Spamilton’s Gerard Alessandrini gives songwriter, Maury Yeston his due.



By Joel Benjamin


Gerard Alessandrini’s resume may seem overflowing with his many legendary Forbidden Broadway shows and his current Spamilton but this genial genius of theatrical satire has produced yet another show: Anything Can Happen in the Theater: The Songs of Maury Yeston at the Triad Theater on West 72nd Street, a warm, revue-style entertainment that gives Yeston his due with expert renditions of a fine cross-section from his cache of songs.

Yeston’s music and lyrics are situated somewhere between Rodgers and Hammerstein and Sondheim, his music lush but often going off in strange directions and his lyrics literate and full of emotion.

Gerard Alessandrini, Maury Yeston


The show has a subtle rhythm, a flow of emotions from one performer to the other. After the hijinks of the witty opening number, the light-hearted anthem, “Anything Can Happen in the Theater,” in which the entire cast camped it up with every theatrical cliché, each singer got a chance to shine, starting with Jill Paice (a superb soprano who makes every note count) saucily jiggling to a medley of “Shimmy” from Death Takes a Holiday and “Hollywood” from Grand Hotel. Ms. Paice squeezed every bit of sexuality from “Call from the Vatican” and all he longing from “Unusual Way,” both from Nine.

The extraordinarily experienced Robert Cuccioli (whose voice gets more expressive and stronger with age) sang “Love Can’t Happen,” from Grand Hotel, his nearly operatic voice easily hitting that famous last note. He was tender in “New Words” from In the Beginning, a song in which a father teaches a child the words that describe the world around him, and was properly befuddled and anxious in “Guido’s Song” from Nine.

Alex Getlin had a charming tremor in her voice which gave the casual despair of unrequited love of “Danglin’” great depth and the brand new song, “Strange,” immense color, taking advantage of its soft tango rhythms.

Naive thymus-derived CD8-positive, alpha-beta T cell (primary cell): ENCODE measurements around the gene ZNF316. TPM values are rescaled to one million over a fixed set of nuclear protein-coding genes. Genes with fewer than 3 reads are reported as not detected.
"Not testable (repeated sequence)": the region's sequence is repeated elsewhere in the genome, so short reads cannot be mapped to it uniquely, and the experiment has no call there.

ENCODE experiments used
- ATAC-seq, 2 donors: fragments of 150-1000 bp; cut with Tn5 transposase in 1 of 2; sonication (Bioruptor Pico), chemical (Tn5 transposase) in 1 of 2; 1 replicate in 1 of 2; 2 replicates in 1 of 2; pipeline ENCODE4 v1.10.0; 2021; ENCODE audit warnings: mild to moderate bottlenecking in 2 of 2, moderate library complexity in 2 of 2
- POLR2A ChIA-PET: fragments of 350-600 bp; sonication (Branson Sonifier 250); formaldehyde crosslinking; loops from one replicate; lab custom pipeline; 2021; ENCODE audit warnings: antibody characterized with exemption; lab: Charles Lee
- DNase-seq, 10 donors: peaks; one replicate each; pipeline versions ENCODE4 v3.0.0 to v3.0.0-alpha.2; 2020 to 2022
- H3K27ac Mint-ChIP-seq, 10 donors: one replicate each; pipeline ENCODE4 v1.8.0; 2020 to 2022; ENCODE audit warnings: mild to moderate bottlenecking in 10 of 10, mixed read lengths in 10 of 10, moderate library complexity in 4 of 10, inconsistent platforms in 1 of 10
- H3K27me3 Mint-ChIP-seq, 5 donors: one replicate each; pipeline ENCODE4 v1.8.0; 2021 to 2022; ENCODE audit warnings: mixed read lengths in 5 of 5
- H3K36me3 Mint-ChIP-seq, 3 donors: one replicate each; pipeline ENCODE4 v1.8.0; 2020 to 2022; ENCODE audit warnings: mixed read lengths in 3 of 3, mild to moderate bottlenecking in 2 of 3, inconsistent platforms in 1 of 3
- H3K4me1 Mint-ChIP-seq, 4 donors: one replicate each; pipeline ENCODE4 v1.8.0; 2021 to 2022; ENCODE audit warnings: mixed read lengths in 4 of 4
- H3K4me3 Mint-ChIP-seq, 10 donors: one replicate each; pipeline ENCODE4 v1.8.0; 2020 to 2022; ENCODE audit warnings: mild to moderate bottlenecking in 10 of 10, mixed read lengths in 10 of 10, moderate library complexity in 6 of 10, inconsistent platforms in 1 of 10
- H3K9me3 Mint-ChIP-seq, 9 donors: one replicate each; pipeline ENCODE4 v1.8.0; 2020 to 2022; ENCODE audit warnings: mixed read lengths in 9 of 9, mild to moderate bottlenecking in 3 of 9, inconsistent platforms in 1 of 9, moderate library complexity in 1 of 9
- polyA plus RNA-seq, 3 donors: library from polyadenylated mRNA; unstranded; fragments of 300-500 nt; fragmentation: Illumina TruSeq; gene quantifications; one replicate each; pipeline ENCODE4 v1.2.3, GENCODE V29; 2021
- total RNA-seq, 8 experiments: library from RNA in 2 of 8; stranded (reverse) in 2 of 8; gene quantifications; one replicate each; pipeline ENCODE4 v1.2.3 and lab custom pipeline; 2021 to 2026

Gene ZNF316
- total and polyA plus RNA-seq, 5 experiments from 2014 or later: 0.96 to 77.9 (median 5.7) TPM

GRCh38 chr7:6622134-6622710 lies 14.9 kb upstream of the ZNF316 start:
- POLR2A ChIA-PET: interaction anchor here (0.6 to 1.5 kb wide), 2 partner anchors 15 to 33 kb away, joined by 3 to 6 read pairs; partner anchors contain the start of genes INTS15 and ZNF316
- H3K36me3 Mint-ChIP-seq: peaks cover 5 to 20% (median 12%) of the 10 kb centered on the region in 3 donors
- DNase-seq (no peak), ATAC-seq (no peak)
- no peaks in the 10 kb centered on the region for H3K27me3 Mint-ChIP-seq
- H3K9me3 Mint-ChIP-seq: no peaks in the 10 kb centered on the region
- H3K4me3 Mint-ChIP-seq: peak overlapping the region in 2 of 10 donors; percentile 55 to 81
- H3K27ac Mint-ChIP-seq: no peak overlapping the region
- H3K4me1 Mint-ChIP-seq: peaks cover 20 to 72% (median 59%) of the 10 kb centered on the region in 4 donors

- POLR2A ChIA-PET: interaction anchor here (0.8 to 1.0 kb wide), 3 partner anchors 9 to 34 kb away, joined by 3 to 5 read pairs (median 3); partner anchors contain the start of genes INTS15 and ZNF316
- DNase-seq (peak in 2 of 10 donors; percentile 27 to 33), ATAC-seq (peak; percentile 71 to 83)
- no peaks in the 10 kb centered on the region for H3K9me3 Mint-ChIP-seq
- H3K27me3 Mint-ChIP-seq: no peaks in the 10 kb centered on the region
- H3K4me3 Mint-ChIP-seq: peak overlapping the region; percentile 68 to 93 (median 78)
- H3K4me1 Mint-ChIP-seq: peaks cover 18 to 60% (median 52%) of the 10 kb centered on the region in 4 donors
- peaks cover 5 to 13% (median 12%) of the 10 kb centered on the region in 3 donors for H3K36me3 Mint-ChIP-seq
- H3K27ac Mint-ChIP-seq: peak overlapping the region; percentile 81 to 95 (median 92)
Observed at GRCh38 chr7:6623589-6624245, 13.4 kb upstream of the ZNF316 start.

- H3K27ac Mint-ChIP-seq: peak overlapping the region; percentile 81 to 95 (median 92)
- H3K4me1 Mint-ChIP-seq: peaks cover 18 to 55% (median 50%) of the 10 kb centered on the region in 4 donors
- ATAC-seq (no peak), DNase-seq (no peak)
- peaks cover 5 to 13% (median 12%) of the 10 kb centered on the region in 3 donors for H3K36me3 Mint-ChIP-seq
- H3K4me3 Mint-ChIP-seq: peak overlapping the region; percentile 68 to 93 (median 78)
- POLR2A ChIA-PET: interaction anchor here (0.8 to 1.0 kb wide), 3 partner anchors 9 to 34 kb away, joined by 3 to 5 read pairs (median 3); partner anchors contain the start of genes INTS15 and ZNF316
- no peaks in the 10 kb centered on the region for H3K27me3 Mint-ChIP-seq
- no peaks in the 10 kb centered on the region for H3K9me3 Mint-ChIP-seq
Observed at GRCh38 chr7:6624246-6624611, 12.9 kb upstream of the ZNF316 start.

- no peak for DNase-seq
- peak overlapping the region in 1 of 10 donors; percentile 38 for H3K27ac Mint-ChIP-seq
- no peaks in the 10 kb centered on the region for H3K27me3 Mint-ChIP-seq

Two younger men completed the cast. Michael Maliakel, tall and slender, possessing a light voice of great dexterity, was boyishly hopeful in “I Had a Dream About You” from December Songs and deliciously sultry in the bluesy “Mississippi Moon” from The Lottery. He joined up with Justin Keyes turning “You’re There Too” from In the Beginning into a humorous male bonding ritual.

Mr. Keyes, with his razor-sharp pop tenor was given the lighter numbers at first, including “Salt ‘N’ Pepper” (The Lottery) which turned every food and cooking chore into a double entendre for sex, and was youthfully bemused in “Halloween,” a new song which was a wistful take on how another year slipped by. Mr. Keyes’ final solo, “I Stand Alone” (from Goya) was a deeper version of Paul Anka’s “My Way,” in which a man stands up for the way he has lived his life.

The singers joined forces for some impressive harmony in “St. Sebastian” from Nine in which Guido (Cuccioli) remembers his parochial school days, complete with evil nuns, hypocritical priests and choral singing (provided by the other four). The five ended the show with the lovely “Home” (from Yeston’s Phantom), a paean to the pleasures of that institution.

Alessandrini directed with an eye to pacing, letting each singer have their way with their songs. The staging was simple, involving the actors appearing from behind a poster for the show and sometimes jumping into the audience.

A strangely homophobic theme, in which one of the actors acted annoyed when touched by another gent, even though the action was innocent enough, slightly marred the proceedings.

But, other than that, Anything Can Happen in the Theater was a total delight and will hopefully extend its run or find another venue.

The unbelievably dexterous and colorful playing of Greg Jarrett on the piano was the musical backbone of the show. He was terrific.

 Photos: Carol Rosegg


Anything Can Happen in the Theater:: The Songs of Maury Yeston

The Triad Theater (through October 21, 2017)

158 West 72nd Street, between Amsterdam and Columbus Avenues

New York, NY

For tickets, call 212-279-4200 or visit

Running time: 75 minutes, no intermission